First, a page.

Association between depressive symptoms and metabolic syndrome is not explained by antidepressant medication: Results from the PPP-Botnia Study
Research output: Contribution to journal › Article
Introduction. To study whether the frequently reported association between depressive symptoms and the metabolic syndrome (MetS) and its individual components are secondary to the use of antidepressant medication and to established diabetes or cardiovascular diseases (CVD). Patients and methods. A population-based, random sample of 4,967 women and men aged 18-75 years. MetS was defined according to the new, harmonized criteria. Glucose tolerance was assessed by oral glucose tolerance test (OGTT). CVD, depressive symptoms, and use of antidepressant medication were self-reported. Results. The odds for having the MetS increased over 10% for each standard deviation increase in depressive symptoms. Users of antidepressant medication had more than 50% increased odds for having the MetS. Depressive symptoms were also associated with higher glucose response during the OGTT, higher serum triglyceride and lower HDL-cholesterol concentrations, and higher waist circumference, while use of antidepressant medication was associated with higher triglycerides, waist circumference, and systolic blood pressure. The associations of depressive symptoms were not secondary to use of antidepressant medication and were not explained by established diabetes or CVD. Discussion. Depressive symptoms, the MetS, and the individual components of MetS are related. These associations are not driven by use of antidepressant medication, established diabetes, or CVD.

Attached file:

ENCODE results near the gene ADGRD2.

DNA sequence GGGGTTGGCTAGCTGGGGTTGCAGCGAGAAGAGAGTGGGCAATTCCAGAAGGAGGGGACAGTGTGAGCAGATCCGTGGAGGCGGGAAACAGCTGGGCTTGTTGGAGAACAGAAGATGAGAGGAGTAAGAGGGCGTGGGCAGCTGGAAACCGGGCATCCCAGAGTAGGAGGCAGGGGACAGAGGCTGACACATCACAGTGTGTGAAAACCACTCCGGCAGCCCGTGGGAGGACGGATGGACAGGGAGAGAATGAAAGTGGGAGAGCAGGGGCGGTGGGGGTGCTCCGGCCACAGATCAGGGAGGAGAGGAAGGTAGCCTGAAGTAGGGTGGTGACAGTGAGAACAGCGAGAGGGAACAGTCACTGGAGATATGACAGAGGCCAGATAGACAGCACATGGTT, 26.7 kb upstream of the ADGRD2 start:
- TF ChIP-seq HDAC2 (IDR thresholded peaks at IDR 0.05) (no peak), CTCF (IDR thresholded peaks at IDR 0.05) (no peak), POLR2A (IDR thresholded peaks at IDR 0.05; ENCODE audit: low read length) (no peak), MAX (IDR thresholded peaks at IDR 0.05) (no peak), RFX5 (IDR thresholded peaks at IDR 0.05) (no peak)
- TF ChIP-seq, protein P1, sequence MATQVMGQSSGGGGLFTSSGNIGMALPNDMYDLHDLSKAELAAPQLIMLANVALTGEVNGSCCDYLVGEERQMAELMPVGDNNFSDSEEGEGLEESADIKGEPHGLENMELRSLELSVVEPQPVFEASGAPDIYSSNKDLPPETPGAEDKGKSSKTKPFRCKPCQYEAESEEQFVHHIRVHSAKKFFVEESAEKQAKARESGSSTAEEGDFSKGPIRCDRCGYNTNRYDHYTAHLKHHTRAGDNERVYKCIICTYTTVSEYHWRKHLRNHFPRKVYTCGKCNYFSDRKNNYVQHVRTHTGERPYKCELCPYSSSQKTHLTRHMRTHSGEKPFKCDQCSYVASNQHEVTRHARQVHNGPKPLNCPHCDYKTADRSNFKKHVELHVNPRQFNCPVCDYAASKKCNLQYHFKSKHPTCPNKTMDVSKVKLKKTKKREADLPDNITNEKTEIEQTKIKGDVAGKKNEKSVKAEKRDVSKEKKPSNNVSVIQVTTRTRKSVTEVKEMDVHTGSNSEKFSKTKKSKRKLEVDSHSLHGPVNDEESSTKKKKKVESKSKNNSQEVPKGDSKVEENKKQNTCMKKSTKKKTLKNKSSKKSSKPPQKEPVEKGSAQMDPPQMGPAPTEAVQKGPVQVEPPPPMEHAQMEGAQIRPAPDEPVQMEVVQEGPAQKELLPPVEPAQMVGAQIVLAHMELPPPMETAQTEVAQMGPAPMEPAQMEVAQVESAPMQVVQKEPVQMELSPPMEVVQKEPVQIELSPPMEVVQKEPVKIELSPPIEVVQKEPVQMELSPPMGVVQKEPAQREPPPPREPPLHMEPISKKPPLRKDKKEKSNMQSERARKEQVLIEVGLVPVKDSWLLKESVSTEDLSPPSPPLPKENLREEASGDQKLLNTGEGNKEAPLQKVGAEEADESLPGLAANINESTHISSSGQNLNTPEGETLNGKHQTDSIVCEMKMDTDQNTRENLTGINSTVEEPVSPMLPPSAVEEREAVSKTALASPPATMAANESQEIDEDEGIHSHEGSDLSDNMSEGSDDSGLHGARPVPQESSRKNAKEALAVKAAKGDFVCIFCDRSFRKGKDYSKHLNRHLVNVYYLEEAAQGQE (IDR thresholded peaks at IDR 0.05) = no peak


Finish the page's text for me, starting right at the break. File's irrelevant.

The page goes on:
|Research areas and keywords||
Subject classification (UKÄ) – MANDATORY
|Journal||Annals of Medicine|
|Publication status||Published - 2012|